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Starbucks (Nasdaq: SBUX ) hungers to serve up more growth in a tepid economic climate. Can the coffee giant move quickly and nimbly enough to drum up gains for investors?
At a recent investor conference, Starbucks' management pleased investors with promises of caffeinated growth, including aims to increase its China presence threefold. Other strategies include distributing more Starbucks merchandise through grocery stores and opening new types of Starbucks cafes.
"No one at Starbucks is doing a victory lap," CEO Howard Schultz said at the conference. He added, "We are as hungry and as motivated as any other time in our history to win."
Starbucks had better be hungry, since tons of companies would like to steal market share. It has its traditional coffee rivals to contend with, such as Caribou (Nasdaq: CBOU ) and Peet's (Nasdaq: PEET ) , as well as companies like Green Mountain Coffee Roasters (Nasdaq: GMCR ) and its Keurig single-cup brewer and K-Cups.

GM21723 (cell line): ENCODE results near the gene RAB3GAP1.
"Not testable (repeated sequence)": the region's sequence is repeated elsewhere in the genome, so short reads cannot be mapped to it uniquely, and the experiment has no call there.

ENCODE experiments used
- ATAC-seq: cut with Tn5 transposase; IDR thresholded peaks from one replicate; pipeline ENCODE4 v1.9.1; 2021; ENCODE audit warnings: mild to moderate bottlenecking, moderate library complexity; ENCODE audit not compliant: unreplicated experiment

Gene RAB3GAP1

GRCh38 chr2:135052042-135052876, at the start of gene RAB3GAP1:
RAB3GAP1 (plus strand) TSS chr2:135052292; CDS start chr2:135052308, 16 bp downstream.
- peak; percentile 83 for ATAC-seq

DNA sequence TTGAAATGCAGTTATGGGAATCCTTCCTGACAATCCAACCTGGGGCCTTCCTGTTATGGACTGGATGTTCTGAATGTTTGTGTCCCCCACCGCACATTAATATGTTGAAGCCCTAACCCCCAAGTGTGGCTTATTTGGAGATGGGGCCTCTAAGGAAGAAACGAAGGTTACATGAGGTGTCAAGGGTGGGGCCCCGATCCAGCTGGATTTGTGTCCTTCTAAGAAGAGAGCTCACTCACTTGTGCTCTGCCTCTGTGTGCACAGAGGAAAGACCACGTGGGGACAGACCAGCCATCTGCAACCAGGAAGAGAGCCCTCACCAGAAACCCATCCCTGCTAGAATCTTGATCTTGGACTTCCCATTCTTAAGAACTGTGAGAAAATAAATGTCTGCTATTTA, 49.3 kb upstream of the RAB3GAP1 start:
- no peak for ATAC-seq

In addition, it faces less conventional rivals such as McDonald's (NYSE: MCD ) and Panera (Nasdaq: PNRA ) , all of which would like to serve consumers' caffeinated needs while offering a wider array of food as well.
Starbucks' brewing battle with Kraft (NYSE: KFT ) is yet another threat on the horizon. Starbucks wants out of its 12-year arrangement, in which Kraft distributed Starbucks' products in retail stores; the two sides have entered arbitration. Some analysts have said that it might cost as much as $1 billion for the coffee giant to resolve the issue.
Starbucks shareholders should feel glad about the company's drive to generate additional growth, and its aim to win. Opportunities in populous international markets like China always sound promising, especially after the recession forced Starbucks to close stores in the U.S. The chain's obvious overexpansion clearly proved that the once-mighty Starbucks isn't infallible.
Do you think Starbucks' best days are ahead of it, or behind it? Sound off in the comment box below.